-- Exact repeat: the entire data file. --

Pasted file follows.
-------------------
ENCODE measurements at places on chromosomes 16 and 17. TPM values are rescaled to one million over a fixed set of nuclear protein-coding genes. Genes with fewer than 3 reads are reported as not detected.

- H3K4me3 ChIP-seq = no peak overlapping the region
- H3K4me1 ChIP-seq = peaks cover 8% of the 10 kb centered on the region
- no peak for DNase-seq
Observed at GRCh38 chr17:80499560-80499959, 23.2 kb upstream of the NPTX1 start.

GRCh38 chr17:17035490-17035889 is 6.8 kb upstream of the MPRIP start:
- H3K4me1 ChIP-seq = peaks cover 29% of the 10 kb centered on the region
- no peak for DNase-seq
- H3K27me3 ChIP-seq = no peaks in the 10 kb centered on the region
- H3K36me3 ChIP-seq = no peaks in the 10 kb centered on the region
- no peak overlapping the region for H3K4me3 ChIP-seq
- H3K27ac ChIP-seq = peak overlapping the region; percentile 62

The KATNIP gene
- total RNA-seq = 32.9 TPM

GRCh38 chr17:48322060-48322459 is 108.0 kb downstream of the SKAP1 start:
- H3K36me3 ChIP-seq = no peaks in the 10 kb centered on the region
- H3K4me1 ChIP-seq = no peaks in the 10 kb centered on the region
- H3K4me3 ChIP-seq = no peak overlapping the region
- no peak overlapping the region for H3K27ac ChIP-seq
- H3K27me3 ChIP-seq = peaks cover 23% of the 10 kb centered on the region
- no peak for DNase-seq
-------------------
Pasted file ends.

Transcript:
ENCODE measurements at places on chromosomes 16 and 17. TPM values are rescaled to one million over a fixed set of nuclear protein-coding genes. Genes with fewer than 3 reads are reported as not detected.

- H3K4me3 ChIP-seq = no peak overlapping the region
- H3K4me1 ChIP-seq = peaks cover 8% of the 10 kb centered on the region
- no peak for DNase-seq
Observed at GRCh38 chr17:80499560-80499959, 23.2 kb upstream of the NPTX1 start.

GRCh38 chr17:17035490-17035889 is 6.8 kb upstream of the MPRIP start:
- H3K4me1 ChIP-seq = peaks cover 29% of the 10 kb centered on the region
- no peak for DNase-seq
- H3K27me3 ChIP-seq = no peaks in the 10 kb centered on the region
- H3K36me3 ChIP-seq = no peaks in the 10 kb centered on the region
- no peak overlapping the region for H3K4me3 ChIP-seq
- H3K27ac ChIP-seq = peak overlapping the region; percentile 62

The KATNIP gene
- total RNA-seq = 32.9 TPM

GRCh38 chr17:48322060-48322459 is 108.0 kb downstream of the SKAP1 start:
- H3K36me3 ChIP-seq = no peaks in the 10 kb centered on the region
- H3K4me1 ChIP-seq = no peaks in the 10 kb centered on the region
- H3K4me3 ChIP-seq = no peak overlapping the region
- no peak overlapping the region for H3K27ac ChIP-seq
- H3K27me3 ChIP-seq = peaks cover 23% of the 10 kb centered on the region
- no peak for DNase-seq